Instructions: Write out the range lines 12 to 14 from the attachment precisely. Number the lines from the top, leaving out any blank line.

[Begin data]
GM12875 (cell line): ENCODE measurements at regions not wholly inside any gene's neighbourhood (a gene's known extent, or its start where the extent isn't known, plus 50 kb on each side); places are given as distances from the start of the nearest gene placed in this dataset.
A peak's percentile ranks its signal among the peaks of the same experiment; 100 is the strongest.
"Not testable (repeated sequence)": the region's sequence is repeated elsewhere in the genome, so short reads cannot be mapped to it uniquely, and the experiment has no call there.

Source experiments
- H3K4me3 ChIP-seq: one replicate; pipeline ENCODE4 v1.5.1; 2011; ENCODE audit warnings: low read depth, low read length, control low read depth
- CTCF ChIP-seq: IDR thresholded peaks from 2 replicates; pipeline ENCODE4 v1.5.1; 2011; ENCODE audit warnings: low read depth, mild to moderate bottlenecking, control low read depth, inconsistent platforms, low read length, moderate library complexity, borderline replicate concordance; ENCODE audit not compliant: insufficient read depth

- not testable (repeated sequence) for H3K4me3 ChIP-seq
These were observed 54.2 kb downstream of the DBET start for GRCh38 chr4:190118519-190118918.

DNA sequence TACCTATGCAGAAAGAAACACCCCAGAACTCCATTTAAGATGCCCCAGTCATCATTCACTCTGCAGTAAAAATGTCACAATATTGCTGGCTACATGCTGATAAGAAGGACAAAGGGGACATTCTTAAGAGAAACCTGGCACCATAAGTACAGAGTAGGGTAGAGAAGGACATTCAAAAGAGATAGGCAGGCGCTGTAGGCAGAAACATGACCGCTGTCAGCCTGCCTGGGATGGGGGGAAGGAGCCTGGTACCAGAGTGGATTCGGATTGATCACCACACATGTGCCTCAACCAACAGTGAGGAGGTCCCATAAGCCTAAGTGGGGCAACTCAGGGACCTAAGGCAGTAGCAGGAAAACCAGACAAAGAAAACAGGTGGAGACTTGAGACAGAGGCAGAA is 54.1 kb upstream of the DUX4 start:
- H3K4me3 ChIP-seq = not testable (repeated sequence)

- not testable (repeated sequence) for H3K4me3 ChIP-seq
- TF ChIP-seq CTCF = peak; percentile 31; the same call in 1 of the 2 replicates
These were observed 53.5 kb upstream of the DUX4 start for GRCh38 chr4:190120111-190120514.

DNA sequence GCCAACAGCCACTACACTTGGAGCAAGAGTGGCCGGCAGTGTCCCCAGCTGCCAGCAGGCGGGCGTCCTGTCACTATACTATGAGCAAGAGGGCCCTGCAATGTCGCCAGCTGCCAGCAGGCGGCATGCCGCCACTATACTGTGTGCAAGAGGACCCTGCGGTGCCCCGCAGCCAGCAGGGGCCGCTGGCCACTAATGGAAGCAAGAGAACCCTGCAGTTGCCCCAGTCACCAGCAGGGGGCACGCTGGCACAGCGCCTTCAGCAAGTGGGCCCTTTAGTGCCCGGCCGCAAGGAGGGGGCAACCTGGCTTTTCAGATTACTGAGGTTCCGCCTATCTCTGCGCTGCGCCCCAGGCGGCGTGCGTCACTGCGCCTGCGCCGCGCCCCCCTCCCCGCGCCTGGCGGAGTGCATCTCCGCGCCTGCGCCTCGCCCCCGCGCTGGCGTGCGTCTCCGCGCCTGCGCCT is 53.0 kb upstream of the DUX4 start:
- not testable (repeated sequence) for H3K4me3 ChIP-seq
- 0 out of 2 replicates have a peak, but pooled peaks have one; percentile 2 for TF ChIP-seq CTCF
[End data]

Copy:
- TF ChIP-seq CTCF = peak; percentile 31; the same call in 1 of the 2 replicates
These were observed 53.5 kb upstream of the DUX4 start for GRCh38 chr4:190120111-190120514.

DNA sequence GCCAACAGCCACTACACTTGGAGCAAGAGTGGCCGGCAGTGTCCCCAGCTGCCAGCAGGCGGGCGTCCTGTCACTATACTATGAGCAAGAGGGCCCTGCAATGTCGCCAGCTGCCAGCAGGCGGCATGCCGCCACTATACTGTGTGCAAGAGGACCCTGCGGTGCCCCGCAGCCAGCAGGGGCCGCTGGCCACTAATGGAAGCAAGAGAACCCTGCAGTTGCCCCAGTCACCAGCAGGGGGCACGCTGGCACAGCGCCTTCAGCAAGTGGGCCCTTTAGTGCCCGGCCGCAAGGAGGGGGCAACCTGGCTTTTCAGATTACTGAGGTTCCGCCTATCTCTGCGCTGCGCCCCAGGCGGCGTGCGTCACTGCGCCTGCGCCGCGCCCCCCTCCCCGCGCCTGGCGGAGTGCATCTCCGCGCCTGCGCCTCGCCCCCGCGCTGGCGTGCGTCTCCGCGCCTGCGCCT is 53.0 kb upstream of the DUX4 start: